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American photographer Willow Paule has spent half her time, in recent years, in Indonesia. She recounts in PsychoCulturalCinema how she slowly learnt about the past incarcerations of her two friends. Their conversations together led to more questions. Paule writes:

Through my research and conversations with these former prisoners in Indonesia, I discovered that they had faced rampant corruption, extortion, and violence in prison. I found that people were often convicted without solid evidence, that they sometimes possessed only small amounts of narcotics or marijuana but were given long drug distribution sentences, while large time dealers got off with lighter sentences. The person with the fattest wallet got the best treatment.

I learned that mentally ill people often became police targets, and periodically drugs were planted on them in order for police to meet arrest quotas. Once they were locked up, they didn’t necessarily receive adequate care, and they sometimes created turmoil in the cramped cells they shared with the general population. Many people told me disheartening stories about human rights abuses in Indonesian prisons.

My focus is the U.S. prison system, but as I say, dryly and reductively, on my bio page, “problems exist in other countries too.” Paule knows this all too well. She recorded the art that her two friends created as a matter of survival and also their difficult reentry into society. There, as here, jobs are difficult to come by for former prisoners and the stigma of prison lingers long.

The extent to my knowledge on the Indonesian prison system spans the length of Paule’s article. The system sounds dire.

“Prison sentence lengths were decided depending on bribe amounts and prisoners had to pay for a cell or face daily beatings and electrocution in solitary confinement,” writes Paule.

Connecting Paule’s years-old inquiry to today, in the U.S., is Paule’s desire to repeat the methodology and record the stories of returning citizens in America.

There’s no shortage of people in this country with whom Paule could meaningfully connect and weave their history and story over a long period as she did in Indonesia. It takes more than just images though; I encourage Paule and all young photographers to use audio, family archives, collaborative processes and — as Paule did here — a focus on non-photo 2D artworks. Most of all, I encourage young photographers to empower not only individuals impacted by incarceration through the telling of their stories but also to empower small local communities by exhibiting and programming the work with those most closely implicated in the issue.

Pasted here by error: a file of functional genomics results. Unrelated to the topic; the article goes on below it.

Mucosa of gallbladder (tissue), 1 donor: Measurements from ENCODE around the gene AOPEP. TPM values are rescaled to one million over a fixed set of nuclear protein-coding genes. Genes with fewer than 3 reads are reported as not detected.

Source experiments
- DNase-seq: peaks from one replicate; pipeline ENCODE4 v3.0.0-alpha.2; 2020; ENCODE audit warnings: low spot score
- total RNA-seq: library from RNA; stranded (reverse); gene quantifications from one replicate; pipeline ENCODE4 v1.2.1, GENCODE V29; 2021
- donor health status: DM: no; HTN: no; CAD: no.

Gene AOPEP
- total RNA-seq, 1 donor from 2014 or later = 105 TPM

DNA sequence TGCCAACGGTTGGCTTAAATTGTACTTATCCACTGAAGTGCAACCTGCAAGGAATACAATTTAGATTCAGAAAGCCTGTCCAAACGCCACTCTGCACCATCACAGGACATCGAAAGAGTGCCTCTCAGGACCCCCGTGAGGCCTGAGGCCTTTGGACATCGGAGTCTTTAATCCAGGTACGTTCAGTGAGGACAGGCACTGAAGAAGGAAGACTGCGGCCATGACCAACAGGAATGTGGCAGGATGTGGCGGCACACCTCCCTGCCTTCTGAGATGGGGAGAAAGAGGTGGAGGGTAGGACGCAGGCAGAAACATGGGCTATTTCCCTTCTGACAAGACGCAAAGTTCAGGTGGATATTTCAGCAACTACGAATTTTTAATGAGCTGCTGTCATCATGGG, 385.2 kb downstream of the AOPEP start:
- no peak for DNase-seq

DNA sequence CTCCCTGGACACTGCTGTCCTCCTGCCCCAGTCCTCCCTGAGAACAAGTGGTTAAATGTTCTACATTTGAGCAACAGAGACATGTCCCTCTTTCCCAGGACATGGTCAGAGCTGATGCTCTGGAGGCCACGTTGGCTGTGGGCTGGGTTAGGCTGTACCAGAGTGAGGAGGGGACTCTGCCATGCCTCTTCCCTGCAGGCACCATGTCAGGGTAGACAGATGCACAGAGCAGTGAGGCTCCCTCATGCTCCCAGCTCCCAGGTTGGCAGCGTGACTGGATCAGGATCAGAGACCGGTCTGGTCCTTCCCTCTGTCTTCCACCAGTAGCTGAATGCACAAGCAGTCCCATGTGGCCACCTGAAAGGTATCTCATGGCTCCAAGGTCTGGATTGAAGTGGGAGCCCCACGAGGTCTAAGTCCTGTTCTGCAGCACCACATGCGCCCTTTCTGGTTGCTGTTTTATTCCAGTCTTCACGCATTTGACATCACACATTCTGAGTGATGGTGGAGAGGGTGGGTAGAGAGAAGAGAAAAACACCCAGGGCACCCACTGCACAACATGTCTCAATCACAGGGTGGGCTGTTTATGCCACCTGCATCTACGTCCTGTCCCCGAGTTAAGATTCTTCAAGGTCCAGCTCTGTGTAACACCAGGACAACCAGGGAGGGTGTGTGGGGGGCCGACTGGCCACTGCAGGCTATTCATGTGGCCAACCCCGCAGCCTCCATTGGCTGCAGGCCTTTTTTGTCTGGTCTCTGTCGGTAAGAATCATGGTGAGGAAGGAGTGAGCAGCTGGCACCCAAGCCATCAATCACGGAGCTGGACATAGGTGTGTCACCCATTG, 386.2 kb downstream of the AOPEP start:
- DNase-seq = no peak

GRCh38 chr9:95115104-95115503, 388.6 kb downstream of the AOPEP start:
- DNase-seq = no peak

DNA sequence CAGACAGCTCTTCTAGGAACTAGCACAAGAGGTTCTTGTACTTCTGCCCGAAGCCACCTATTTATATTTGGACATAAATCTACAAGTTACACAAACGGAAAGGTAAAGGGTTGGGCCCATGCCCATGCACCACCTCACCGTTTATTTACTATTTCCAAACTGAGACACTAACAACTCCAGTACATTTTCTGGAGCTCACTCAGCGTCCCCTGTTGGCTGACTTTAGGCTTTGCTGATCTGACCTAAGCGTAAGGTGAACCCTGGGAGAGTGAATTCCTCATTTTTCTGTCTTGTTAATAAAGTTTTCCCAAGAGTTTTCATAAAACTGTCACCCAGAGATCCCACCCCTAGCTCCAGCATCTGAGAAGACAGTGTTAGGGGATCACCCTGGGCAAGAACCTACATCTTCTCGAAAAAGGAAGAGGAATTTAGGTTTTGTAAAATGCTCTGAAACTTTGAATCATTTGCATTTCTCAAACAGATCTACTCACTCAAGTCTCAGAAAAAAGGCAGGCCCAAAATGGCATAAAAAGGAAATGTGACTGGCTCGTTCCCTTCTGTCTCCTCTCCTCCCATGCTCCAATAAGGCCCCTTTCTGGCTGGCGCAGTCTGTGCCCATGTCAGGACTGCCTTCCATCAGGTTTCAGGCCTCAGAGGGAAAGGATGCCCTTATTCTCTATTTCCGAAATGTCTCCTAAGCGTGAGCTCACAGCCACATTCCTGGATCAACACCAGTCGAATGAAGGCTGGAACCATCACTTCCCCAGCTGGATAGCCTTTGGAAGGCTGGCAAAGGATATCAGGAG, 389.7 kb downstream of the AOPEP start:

Simply put, a show at the local community centre is as important as one in the brand name gallery downtown. The former deals in hearts and minds, the latter in sales.

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TEACHING PHOTOGRAPHY INSIDE

I’ve known about Vance Jacobs work in a Medellin Prison for as long as it has been in published form, but this recent post by StoryBench reminded me of the excellent and brief video reflection Jacobs gives about his time teaching prisoners to use cameras to document their own lives. Originally, Jacobs was going to be the only person photographing, but at the eleventh hour the sponsoring NGO for thre project changed the concept and he was asked to educate a dozen men in prison.

“You could tell it had been a long time since the prisoners in my class had received this much attention. But I also had high expectations and those expectations led to it being a very important experience. They started taking a tremendous amount of pride in their work and they started to understand that criticism could be a really important part of their work and theta they could grow from it,” says Jacobs.

This type of introspection and self-documentation is vital, in my opinion.

At the final exhibit inside the prison of 35 images, 5 went missing. “To have a photo stolen was a badge of honor,” says Jacobs. “It meant someone thought they were worth stealing.”

BIO

Vance Jacobs, a San Francisco-based photojournalist and filmmaker whose work has appeared in The New York Times, National Geographic Books and Esquire magazine. He talks about his creative process and behind the scenes details of his different shoots at his ‘Behind the Lens’ YouTube channel. Follow him on Facebook and Twitter.

See features on Jacobs’ work at GOOD, WonderfulMachine, Photographer on Photography and PDN Online.

The Big Graph (2014). Photo: Courtesy Eastern State Penitentiary.

Eastern State Penitentiary Historic Site Guidelines for Art Proposals, 2016

Eastern State Penitentiary in Philadelphia has announced some big grants for artists working to illuminate issues surrounding American mass incarceration.

READ! FULL INFO HERE

ESP is offering grants of $7,500 for a “Standard Project” and a grant of $15,000 for specialized “Prisons in the Age of Mass Incarceration Project.” In each case the chosen installations shall be in situ for one full tour season — typically May 1 – November 30 (2016).

DEADLINE: JUNE 17TH

THE NEED

ESP has, in my opinion, the best programming of any historic prison site when it comes to addressing current prison issues. Last year, they installed The Big Graph (above) so that the monumental incarceration rates could tower over visitors. Now, ESP wants to explore the emotional aspects of those same huge figures.

Prisons in the Age of Mass Incarceration will serve as a counterpoint to The Big Graph,” says ESP. “Where The Big Graph addresses statistics and changing priorities over time, Prison in the Age will encourage reflection on the impact of recent changes to the American criminal justice system, and create a place for visitors to reflect on their personal experiences and share their thoughts with others.”